*Form new groups of two for this assignment. We will not accept this
assignment from people working individually or with a partner from the previous
assignments. Email cs173tas@cs.brown.edu the names of the members of your group
by 5pm on Friday, 11/09/07 (only one member needs to send this email). If you
cannot find a partner, send us an email by the same deadline and you will be
assigned a partner. In order to avoid being assigned a random partner, we
suggest staying after class on Friday to find a partner in person. Missing the
email deadline will lower your grade for this assignment by 10% per day
late.*

### Type Inference

For this assignment, we will use *PLAI Pretty Big Scheme*.

#### Part I: Parsing the Language

Write a parser for this language:

<expr> ::= <num> | true | false | {+ <expr> <expr>} | {- <expr> <expr>} | {* <expr> <expr>} | {iszero <expr>} | {bif <expr> <expr> <expr>} | <id> | {with {<id> <expr>} <expr>} | {rec {<id> <expr>} <expr>} | {fun {<id>} <expr>} | {<expr> <expr>} | tempty | {tcons <expr> <expr>} | {tempty? <expr>} | {tfirst <expr>} | {trest <expr>}

The support code specifies the abstract syntax that your parser should return. Your parse function must have the name and contract

parse :: S-exp -> Expr

*You may assume that the s-expressions supplied to*.

`parse`

are valid#### Part II: Constraint Generation

Write a function called `generate-constraints`

that accepts
an expression and returns a list of constraints. You have the freedom to
determine the precise contract of this function, including the representation of
your constraints. However, we strongly recommend that you use the
`Type`

data structures as defined in the support code as part of your
representation of constraints. A few things to note:

List operations are polymorphic; that is, you can create lists of numbers or booleans.

The bound body of a rec binding does not have to be a syntactic function. However, you may assume that the rec-bound identifier only appears under a

`{fun ...}`

in the bound body. In other words, the following expressions are legal:{rec {f {fun {x} {f x}}} ...} {rec {f {with {y 4} {fun {x} {f y}}}} ...}

while the following are not legal:{rec {f f} ...} {rec {f {+ 1 f}} ...}

During constraint generation, you will need to generate fresh identifiers. The function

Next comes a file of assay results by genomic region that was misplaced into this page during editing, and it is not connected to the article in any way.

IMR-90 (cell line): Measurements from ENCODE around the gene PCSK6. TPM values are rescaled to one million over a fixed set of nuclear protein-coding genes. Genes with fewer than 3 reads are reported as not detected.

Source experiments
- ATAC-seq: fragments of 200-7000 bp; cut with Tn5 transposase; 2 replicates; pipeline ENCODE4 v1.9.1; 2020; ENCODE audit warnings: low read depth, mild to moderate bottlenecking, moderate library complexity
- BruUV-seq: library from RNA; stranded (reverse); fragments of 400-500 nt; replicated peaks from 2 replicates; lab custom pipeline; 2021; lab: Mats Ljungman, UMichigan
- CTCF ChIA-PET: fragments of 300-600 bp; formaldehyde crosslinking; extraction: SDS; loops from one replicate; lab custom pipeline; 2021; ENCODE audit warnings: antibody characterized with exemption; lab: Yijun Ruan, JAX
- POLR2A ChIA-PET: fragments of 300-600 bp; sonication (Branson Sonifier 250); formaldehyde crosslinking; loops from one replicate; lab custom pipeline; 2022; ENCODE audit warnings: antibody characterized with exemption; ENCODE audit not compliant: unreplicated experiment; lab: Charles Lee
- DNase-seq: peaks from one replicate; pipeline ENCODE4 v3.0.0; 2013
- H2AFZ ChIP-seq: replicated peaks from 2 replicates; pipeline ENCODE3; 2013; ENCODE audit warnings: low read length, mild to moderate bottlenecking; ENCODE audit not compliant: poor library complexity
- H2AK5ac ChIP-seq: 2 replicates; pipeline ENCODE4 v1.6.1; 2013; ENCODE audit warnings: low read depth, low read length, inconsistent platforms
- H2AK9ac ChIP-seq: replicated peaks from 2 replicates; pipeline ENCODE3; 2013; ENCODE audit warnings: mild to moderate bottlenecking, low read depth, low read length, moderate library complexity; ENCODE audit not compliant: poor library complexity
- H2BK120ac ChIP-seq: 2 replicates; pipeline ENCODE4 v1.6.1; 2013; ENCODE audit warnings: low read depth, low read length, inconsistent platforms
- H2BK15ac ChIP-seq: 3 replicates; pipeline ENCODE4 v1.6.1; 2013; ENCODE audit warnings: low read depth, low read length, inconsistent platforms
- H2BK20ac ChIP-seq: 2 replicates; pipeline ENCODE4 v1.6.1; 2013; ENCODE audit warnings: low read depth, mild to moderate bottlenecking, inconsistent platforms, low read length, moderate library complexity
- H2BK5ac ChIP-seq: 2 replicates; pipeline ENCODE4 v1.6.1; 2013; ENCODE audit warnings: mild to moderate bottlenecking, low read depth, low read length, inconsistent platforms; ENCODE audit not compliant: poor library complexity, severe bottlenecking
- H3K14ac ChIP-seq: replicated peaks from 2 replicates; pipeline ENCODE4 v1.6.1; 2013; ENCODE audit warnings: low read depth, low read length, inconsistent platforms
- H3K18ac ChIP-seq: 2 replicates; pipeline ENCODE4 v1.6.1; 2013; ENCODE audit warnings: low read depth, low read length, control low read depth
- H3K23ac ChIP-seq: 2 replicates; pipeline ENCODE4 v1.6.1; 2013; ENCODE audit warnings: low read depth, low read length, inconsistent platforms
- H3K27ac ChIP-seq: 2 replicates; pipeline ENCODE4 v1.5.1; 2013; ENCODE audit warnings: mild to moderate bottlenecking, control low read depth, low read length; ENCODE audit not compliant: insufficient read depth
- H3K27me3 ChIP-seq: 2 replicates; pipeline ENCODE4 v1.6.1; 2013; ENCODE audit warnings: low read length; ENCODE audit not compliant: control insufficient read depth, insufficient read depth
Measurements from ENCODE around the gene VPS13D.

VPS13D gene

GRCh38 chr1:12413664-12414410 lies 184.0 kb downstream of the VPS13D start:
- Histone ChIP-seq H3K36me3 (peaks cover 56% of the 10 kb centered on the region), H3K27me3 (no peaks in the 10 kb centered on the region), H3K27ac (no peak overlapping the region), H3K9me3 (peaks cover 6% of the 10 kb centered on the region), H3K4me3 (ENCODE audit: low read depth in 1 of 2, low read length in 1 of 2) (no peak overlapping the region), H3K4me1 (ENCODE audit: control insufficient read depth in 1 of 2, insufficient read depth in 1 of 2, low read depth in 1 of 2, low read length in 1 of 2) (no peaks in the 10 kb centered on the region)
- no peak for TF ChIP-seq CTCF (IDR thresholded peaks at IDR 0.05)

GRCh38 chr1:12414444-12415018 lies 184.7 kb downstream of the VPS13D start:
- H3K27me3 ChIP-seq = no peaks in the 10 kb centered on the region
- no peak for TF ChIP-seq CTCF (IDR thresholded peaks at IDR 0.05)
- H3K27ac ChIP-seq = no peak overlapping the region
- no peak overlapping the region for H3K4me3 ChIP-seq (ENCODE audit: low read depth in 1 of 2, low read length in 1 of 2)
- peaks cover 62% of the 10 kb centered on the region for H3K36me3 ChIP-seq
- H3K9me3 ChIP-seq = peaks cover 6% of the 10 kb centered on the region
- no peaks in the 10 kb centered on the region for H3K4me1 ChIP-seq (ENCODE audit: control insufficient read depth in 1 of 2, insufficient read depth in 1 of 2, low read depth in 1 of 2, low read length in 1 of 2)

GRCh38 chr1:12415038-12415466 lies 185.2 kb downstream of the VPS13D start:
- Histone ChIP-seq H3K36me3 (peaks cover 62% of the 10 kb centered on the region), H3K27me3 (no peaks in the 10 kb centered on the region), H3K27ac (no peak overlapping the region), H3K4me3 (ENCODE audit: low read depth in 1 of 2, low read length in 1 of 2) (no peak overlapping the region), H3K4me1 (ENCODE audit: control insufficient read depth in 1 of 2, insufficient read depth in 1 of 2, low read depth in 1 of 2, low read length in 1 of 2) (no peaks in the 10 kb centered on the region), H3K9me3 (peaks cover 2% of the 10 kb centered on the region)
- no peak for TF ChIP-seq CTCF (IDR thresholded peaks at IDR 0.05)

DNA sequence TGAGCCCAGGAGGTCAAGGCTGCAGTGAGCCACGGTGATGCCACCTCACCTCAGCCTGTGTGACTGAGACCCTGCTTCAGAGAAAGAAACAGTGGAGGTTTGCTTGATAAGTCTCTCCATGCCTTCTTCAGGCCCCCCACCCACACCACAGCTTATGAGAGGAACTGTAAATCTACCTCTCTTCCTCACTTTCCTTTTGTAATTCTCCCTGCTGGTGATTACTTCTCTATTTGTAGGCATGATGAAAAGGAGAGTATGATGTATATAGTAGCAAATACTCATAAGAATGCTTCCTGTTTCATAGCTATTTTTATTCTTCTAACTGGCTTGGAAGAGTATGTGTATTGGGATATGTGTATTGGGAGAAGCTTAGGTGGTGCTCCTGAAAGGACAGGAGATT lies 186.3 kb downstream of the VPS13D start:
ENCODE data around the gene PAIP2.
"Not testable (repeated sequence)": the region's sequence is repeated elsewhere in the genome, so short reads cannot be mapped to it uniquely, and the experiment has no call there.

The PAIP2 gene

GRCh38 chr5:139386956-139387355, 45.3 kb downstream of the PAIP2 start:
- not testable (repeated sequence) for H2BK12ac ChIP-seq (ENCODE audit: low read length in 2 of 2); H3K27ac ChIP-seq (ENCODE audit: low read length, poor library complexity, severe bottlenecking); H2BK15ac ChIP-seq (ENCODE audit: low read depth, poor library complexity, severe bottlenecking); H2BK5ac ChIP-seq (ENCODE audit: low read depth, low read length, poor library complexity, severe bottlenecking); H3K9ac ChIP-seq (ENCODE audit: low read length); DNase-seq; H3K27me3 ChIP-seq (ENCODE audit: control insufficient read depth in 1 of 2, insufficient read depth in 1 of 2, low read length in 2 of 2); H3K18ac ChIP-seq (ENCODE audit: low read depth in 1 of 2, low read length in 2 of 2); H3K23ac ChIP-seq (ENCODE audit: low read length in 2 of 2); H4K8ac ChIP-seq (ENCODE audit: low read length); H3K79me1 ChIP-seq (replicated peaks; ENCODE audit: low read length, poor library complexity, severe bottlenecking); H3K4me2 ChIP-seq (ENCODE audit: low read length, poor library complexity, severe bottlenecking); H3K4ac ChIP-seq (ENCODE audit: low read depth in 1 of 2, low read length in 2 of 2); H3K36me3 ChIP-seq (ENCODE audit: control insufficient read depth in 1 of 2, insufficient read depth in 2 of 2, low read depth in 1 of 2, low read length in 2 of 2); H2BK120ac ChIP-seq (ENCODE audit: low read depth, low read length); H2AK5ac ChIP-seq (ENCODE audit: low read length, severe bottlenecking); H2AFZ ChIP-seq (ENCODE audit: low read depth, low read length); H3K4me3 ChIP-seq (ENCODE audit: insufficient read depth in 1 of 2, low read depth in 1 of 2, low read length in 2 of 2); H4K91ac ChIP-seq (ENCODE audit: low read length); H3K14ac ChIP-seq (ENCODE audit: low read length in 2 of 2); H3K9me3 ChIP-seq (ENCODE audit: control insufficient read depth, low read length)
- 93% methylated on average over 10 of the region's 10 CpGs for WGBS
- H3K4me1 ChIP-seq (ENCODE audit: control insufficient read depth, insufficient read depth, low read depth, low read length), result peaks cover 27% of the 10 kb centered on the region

`gensym`

returns a unique symbol each time it is applied. (`gensym`

accepts an optional symbol as an argument; the result of`(gensym 'x)`

is then a unique symbol that "looks like "`'x`

.)

#### Part III: Unification

Implement the unification algorithm from the lecture notes. Call the function
`unify`

. The `unify`

function should accept a list of
constraints and return a substitution. However, `unify`

should
signal an error if two types cannot be unified or if the *occurs check*
fails. Again, the precise contract of `unify`

is up to you to
define.

#### Part IV: Inferring Types

To infer the type of a program, parse it, generate constraints, and unify the constraints to get a substitution. From the substitution, you can determine the type of the program.

In particular, define the function

infer-type :: Expr -> Type

#### Part V: Testing and War-Grading

`infer-type`

returns a `Type`

, so you will need to test
types for equality. This can be tricky due to type variables, particularly if
`generate-constraints`

calls `(gensym)`

to generate unique
type variables. The support code defines a function ```
((type=? t1)
t2)
```

that returns `true`

if `t1`

and `t2`

are equal, modulo renaming of variables. We've included a few examples that
show you how to use `type=?`

with `test/pred`

and
`test/exn`

. You are free to modify this function as you see fit or
to not use it at all.

You should write unit tests for all functions that you write. However, for
the purpose of war-grading, ensure that your test suites just use ```
parse ::
S-exp -> Expr
```

and `infer-type :: Expr -> Type`

. If you chose
to use the `type=?`

function we have provided, include it with your
test suite.

#### Extra Credit

For a very small amount of extra credit, write a program in this language for which your algorithm infers the type

(t-fun (t-var 'a) (t-var 'b))You shouldn’t attempt this problem until you’ve fully completed the assignment.

#### What Not To Do

You do *not* need to implement an interpreter for this language.

You do *not* need to implement let-based polymorphism.

#### Handin

A single member of your team should handin the assignment. From the directory containing the files for the assignment you wish to hand in, execute

/course/cs173/bin/cs173handin typei